There is a coffee shop in town which is perfectly situated for meeting friends, both old and new. In fact, if I am about to meet a stranger, there isn't a better location locally than that one, in my experience. With a pleasant and wide open outdoor seating area, the place has a constant flow of customers, coming to meet with each other.
I know from experience that, if I'm to have one of those potentially awkward first-meeting experiences, that is my go-to location. It was, for instance, the very spot I chose when, out of the blue as a new blogger ten years ago, I received an email from a genealogist in town who thought "nobody" lived in our city who'd be as rabid about genealogy as we both were. From a simple email and the meeting it led to, that "stranger" eventually became my genealogy guardian angel and mentor, "The Educated Genealogist."
I'd say that was a meeting of strangers worth encountering. There are some risks which are just worth reaching out to take, and I've found this particular spot in town to be so well suited to such occasions.
That's the place where I've since come to anticipate serendipitous first meetings, and yesterday was no exception. This time, the occasion was once again to meet a total stranger, but the back story was a bit different. Again, it was a contact made by someone reaching out to me—this time through the Ancestry.com messaging system. Again, it was a meeting of two people who speak the same language of family history research. And, heartwarmingly enough, it was someone who had been on the very same mission I've found myself on so many times before: delivering an orphaned photo back to family.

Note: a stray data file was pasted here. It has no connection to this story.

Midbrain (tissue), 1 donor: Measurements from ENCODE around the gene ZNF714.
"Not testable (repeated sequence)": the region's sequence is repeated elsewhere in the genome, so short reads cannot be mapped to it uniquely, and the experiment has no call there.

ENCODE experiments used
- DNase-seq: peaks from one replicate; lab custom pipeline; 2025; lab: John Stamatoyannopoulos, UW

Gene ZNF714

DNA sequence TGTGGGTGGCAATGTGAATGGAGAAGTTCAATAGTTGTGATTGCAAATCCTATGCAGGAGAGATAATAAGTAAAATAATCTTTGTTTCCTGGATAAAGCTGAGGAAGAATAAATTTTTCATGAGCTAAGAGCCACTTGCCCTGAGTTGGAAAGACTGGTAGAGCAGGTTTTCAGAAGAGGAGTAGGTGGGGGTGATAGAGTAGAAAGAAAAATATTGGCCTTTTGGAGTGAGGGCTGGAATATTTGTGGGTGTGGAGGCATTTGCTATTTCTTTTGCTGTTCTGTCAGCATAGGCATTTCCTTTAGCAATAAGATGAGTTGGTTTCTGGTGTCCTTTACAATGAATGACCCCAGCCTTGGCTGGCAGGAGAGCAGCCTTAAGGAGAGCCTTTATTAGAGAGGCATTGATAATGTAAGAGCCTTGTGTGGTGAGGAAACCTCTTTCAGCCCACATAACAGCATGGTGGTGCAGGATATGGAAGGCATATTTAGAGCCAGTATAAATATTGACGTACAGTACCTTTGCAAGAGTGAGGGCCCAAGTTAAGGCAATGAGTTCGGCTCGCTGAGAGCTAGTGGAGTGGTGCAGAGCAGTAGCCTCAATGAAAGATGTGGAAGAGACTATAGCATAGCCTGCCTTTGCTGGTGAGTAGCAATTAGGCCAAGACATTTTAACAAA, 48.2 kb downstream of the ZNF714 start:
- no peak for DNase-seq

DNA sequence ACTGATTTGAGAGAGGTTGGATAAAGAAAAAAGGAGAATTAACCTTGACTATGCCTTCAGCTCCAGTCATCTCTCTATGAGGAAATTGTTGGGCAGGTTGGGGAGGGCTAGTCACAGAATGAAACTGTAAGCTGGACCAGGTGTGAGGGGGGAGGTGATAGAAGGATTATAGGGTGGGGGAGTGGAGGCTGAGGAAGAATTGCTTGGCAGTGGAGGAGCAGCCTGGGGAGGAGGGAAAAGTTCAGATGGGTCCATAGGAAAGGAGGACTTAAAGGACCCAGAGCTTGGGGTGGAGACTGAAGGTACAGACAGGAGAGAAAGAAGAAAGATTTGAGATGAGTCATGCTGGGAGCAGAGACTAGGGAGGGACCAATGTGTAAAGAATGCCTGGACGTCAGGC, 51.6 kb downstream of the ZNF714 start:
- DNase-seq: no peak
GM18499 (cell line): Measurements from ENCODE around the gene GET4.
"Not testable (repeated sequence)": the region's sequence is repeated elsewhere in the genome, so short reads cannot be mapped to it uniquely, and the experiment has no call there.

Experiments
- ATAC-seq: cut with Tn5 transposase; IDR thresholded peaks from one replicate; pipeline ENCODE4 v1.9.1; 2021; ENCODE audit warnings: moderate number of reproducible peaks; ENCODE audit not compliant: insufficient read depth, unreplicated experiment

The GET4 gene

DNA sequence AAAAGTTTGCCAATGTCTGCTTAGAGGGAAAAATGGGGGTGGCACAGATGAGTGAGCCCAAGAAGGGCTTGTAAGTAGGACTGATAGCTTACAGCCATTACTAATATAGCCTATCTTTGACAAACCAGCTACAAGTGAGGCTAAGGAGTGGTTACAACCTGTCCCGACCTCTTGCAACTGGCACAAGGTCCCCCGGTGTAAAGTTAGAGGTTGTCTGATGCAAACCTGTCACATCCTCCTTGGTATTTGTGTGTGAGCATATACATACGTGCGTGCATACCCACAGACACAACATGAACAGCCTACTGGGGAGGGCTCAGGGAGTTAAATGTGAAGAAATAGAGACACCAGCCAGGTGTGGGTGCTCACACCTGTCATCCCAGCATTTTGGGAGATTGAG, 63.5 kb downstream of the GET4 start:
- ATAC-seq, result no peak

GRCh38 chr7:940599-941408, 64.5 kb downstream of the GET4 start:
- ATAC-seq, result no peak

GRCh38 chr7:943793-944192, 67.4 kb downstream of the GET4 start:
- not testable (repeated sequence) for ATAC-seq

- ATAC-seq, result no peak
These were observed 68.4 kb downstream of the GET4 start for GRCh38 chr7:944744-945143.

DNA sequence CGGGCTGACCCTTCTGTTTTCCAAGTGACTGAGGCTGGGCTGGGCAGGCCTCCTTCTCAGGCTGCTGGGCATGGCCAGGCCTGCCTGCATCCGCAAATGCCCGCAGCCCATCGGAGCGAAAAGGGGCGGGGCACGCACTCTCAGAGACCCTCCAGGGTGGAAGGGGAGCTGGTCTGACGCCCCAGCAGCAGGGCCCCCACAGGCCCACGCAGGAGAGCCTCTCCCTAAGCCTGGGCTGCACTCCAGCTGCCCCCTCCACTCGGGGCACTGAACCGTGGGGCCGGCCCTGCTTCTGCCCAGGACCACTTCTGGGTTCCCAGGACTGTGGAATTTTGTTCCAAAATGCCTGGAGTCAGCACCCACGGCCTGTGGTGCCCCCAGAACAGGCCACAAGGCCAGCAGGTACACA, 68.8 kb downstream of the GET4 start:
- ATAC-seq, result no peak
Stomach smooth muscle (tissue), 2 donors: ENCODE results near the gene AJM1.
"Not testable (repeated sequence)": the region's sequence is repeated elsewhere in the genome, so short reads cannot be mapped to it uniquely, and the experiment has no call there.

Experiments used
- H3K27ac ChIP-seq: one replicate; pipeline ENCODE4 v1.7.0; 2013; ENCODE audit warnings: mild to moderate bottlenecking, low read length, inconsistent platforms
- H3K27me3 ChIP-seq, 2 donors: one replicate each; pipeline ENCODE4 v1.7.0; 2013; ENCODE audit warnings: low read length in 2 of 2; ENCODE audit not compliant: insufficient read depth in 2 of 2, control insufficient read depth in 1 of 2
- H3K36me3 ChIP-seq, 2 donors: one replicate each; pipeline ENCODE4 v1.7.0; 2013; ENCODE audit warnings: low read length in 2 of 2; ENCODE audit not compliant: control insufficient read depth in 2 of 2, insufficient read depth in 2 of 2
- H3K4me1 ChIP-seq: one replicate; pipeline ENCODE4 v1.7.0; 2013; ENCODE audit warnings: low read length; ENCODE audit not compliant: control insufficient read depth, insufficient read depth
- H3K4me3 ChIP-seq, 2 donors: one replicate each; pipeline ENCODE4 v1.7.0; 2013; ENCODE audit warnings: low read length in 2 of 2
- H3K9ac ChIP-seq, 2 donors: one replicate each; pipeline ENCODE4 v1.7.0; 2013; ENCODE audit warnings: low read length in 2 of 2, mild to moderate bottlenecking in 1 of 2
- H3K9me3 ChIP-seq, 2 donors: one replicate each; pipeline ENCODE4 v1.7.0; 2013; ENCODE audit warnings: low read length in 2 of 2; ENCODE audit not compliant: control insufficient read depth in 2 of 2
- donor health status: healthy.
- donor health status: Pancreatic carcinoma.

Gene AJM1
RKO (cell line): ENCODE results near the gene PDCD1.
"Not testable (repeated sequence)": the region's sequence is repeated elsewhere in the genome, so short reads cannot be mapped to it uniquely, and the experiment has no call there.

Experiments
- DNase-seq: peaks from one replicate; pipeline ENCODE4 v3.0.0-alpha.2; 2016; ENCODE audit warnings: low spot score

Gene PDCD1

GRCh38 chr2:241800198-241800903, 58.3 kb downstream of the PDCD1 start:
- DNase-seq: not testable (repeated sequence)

Though I haven't done so myself for a while, I have so often purchased abandoned pictures from antique stores as a challenge to return the treasure to a living descendant of the photo's subject. As inspiration for that mission, I can thank another mentor, the blogger who created Forgotten Old Photos. Every time I've followed in that blogger's footsteps, however, it wasn't with as altruistic an attitude; I've often thought, How I wish someone else would find one of my family's photographs and return it to me.
This week, consider that wish granted. Earlier this spring, I received a tentative message at Ancestry.com asking if a photo found might be related to someone in my family. It was. In fact, it was another picture snapped at the same birthday party as the photo I used to begin this series of posts eight years ago.
What's more—and this is the most encouraging part—the person who rescued the photo is an accomplished young student who has delved into family history as a self-directed project, pouring hours into research, simply because he wants to.
After I had spent time last week at the NGS Conference, hearing the desperate cry for young people to take up the banner in pursuit of preserving family history, what a heartening realization to meet face-to-face with proof that there are, indeed, young people out there who are already delving right in to that mission. Perhaps, rather than bemoan what we perceive to be a lack, we can reach out to those strangers we don't yet know, and let the commonality of our passion for preserving our family history turn those strangers into friends.